Bittersweet Goodbye
Flying|January - February 2021
Leaving the flight deck amidst a pandemic

On a sunny August afternoon in New York City, an Airbus A330 landed on Runway 31R at John F. Kennedy International Airport. It appeared to be a perfectly normal flight, noteworthy only in the era of COVID-19 for having been one of relatively few airplanes to come across the North Atlantic tracks from Europe that day. But as the heavy jet taxied ponderously to its gate, there were a few signs that this was not an entirely routine arrival. A crowd of onlookers waved and cheered from the rooftop observation deck of the new TWA Hotel. The ground-control frequency crackled with congratulatory messages. As the sleek behemoth turned the corner onto Kilo Foxtrot taxiway, firetrucks sprayed twin jets from their water cannons, forming a perfect arc for the jet to taxi through.

This was a retirement flight—and a noteworthy one at that. Capt. Joe Fahan and First Officer Margrit Fahan were one of my airline’s few married pilot couples who frequently flew together as a team. Energetic and fun-loving, they started posting their aviation adventures to Instagram several years ago (@flyingfahans) and have built an international following of nearly 20,000. Now faced with the fallout of a pandemic that devastated the industry in which they’ve worked for 40 years, the Fahans chose to fly their final airline flight together.

Retirements have always been a big deal at the airlines. At the legacy carriers in particular, pilot careers are a throwback to the America of another age: a good-paying union job, protected by seniority, frequently held at a single company for life. Those of us who came up via the civilian route did a fair amount of jumping around on our way to that coveted major airline slot, but at my company, there are quite a few senior pilots who have never held another flying job outside of the military.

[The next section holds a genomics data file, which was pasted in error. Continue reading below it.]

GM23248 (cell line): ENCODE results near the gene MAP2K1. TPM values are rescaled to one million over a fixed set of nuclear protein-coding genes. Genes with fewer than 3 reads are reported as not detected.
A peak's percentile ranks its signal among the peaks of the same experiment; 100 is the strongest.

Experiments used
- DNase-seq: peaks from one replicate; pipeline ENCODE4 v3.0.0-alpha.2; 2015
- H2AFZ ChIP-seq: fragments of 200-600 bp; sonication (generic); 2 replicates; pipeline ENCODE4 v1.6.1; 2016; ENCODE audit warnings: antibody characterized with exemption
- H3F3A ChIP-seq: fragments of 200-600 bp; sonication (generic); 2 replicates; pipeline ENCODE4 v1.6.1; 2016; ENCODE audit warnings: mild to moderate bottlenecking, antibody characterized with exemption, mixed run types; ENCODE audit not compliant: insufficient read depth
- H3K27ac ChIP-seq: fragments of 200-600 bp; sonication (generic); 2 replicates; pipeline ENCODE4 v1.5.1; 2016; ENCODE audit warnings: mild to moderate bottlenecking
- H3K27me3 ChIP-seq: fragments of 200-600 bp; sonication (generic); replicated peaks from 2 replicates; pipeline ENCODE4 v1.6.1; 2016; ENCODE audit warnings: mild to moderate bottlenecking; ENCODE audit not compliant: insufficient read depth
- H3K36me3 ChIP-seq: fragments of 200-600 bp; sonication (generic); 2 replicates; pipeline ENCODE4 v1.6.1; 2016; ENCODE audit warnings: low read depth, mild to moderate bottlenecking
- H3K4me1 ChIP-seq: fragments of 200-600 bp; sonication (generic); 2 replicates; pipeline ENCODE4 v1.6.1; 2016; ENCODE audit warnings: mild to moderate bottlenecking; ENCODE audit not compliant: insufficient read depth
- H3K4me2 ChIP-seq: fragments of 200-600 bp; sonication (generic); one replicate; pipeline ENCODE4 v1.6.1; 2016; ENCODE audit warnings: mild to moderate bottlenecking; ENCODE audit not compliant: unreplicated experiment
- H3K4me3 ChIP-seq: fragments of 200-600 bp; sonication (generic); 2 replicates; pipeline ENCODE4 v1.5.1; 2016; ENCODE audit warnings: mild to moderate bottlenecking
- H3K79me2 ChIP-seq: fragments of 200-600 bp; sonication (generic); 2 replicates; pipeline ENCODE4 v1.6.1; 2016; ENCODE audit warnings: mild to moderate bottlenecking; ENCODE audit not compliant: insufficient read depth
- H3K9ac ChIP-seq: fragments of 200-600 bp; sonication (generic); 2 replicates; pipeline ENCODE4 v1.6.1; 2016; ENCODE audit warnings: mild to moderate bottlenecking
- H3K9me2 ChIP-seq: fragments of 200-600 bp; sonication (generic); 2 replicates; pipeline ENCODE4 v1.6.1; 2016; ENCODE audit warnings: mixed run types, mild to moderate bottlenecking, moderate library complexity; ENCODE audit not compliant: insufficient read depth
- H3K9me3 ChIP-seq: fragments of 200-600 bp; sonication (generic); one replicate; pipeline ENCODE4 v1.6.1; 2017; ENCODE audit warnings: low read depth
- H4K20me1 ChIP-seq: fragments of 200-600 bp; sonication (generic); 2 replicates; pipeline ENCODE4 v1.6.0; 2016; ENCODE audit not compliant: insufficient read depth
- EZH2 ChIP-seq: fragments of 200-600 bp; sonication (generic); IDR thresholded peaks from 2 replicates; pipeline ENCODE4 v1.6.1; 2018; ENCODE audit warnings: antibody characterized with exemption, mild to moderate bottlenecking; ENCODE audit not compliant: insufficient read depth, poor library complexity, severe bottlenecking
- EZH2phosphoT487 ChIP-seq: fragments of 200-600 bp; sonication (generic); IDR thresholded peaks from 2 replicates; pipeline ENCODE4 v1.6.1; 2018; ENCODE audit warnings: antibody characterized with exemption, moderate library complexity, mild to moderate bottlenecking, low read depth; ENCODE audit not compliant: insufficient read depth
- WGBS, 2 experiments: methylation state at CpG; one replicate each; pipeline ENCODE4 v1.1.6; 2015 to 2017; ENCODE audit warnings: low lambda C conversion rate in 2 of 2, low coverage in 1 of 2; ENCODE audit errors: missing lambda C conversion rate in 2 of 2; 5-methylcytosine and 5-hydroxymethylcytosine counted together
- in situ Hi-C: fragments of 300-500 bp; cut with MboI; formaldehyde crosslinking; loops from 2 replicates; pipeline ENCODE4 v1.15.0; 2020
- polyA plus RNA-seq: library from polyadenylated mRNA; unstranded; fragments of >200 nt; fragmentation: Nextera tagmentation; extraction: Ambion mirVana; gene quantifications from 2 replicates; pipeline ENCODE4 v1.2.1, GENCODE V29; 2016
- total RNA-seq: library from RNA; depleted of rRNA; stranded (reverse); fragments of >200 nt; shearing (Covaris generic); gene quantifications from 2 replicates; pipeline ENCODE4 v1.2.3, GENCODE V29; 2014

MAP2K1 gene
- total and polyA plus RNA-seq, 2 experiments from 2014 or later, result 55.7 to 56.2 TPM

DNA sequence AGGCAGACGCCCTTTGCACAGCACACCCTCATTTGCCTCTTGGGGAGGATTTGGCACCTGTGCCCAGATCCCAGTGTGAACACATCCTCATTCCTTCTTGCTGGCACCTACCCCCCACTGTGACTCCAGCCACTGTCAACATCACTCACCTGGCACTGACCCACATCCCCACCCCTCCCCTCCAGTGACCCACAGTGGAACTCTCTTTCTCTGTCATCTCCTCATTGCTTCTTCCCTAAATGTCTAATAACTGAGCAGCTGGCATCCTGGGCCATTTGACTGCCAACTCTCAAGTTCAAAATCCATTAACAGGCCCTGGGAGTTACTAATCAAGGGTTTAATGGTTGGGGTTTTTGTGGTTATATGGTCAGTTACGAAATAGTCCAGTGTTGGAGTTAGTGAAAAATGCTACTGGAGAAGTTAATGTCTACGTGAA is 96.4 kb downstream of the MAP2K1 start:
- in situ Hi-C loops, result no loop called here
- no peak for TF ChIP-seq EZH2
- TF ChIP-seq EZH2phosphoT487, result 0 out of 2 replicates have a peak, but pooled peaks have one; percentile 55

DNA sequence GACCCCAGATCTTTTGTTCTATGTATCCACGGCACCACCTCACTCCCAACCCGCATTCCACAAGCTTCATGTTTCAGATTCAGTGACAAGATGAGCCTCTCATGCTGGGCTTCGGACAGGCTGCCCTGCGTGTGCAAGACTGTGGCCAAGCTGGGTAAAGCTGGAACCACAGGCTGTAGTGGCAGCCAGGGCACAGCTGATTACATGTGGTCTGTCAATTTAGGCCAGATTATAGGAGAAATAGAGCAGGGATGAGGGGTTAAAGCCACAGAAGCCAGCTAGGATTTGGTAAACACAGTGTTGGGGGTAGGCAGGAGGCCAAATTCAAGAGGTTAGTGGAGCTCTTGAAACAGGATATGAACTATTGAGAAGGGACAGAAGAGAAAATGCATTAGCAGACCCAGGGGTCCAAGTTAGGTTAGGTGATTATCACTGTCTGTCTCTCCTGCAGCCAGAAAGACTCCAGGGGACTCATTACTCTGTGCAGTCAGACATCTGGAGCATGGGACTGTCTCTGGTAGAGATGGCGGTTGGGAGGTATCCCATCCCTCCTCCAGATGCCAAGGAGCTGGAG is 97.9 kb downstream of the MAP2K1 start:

Retirement means that you’ve spent a lifetime flying millions of miles and hundreds of thousands of passengers safely around the globe. It means you’ve survived a career of real and simulated emergencies, arduous check rides, and biannual flight physicals. It signals an end to thousands of far-flung layovers spent with fellow crew members as well as years of missed holidays, birthdays and anniversaries at home. For the lucky, retirement means that the airline that hired you all those years ago has somehow survived the vicissitudes of a notoriously unstable industry, and though you may have been scarred by furlough, bankruptcy or mergers, you made it through to the end with hallowed seniority intact.

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